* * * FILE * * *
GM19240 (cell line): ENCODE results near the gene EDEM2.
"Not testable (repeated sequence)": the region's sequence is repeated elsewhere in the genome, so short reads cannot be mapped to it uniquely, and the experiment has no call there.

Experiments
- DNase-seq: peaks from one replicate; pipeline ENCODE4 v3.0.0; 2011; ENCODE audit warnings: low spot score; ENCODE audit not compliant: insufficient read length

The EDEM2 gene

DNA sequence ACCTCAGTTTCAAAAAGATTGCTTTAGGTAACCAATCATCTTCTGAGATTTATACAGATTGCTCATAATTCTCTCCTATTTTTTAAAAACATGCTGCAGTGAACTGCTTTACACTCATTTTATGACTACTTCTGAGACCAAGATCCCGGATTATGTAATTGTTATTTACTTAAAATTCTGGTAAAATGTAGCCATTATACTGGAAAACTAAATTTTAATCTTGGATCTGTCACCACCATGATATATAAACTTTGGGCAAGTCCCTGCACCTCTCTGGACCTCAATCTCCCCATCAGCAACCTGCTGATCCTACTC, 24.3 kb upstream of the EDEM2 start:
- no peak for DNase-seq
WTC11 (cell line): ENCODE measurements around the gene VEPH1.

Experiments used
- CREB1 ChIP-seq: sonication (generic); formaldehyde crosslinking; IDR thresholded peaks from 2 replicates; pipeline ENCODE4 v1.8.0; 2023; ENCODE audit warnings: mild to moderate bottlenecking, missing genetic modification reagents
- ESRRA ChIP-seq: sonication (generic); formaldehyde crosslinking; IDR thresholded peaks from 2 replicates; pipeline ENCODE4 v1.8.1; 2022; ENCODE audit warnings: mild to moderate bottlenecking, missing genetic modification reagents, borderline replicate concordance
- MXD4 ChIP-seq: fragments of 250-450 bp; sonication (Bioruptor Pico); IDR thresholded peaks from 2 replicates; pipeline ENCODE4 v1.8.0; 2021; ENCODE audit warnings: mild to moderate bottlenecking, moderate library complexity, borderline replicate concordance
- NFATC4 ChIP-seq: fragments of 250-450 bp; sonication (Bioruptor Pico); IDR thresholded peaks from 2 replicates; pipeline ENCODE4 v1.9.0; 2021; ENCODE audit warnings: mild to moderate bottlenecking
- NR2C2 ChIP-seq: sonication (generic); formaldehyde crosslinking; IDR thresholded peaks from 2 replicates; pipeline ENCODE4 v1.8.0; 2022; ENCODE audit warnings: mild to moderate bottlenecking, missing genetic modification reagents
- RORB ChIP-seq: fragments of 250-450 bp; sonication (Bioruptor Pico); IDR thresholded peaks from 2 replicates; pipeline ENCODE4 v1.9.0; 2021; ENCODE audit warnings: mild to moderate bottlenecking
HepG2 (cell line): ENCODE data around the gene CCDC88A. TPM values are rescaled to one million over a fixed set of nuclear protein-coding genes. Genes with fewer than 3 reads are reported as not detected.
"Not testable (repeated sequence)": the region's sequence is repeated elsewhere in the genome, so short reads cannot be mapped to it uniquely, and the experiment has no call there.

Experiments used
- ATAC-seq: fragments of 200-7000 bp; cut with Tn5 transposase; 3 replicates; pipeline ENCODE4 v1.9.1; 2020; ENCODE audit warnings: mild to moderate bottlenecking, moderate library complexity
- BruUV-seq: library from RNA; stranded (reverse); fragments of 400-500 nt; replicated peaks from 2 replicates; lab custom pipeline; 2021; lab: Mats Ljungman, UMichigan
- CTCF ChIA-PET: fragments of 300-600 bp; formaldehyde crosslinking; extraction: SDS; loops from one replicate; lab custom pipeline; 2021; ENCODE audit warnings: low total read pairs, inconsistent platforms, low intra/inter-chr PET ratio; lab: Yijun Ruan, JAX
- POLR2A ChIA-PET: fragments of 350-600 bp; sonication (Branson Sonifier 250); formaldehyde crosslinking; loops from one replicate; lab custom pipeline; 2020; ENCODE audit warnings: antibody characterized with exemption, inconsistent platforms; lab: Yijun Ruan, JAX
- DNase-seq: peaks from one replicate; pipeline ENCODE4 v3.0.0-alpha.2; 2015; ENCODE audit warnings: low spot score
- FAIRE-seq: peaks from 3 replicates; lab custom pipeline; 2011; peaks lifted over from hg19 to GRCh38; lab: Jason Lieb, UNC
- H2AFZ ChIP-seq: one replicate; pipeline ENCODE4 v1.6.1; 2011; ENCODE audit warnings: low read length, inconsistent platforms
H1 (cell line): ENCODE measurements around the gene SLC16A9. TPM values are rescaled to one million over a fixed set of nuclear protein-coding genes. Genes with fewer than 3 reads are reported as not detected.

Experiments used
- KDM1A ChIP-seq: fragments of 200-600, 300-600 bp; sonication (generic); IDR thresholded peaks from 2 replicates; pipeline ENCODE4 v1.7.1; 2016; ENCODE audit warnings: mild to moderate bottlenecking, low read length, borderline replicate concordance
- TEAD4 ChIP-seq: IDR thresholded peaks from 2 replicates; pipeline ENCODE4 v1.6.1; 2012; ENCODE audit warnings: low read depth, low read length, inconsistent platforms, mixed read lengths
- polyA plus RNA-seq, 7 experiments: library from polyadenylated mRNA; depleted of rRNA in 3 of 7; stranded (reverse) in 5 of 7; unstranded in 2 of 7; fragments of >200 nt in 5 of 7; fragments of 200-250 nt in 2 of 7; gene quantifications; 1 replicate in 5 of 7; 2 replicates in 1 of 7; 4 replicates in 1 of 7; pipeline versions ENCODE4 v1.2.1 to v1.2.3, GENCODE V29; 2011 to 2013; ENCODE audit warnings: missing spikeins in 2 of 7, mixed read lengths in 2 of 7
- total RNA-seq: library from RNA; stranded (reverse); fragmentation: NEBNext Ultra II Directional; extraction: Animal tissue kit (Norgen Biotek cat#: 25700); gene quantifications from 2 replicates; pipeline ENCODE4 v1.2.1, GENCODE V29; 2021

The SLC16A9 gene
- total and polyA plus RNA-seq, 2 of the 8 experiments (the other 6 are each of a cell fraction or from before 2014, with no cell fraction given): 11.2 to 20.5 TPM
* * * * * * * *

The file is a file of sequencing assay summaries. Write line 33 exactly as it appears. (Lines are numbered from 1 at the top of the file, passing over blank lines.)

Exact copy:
- total and polyA plus RNA-seq, 2 of the 8 experiments (the other 6 are each of a cell fraction or from before 2014, with no cell fraction given): 11.2 to 20.5 TPM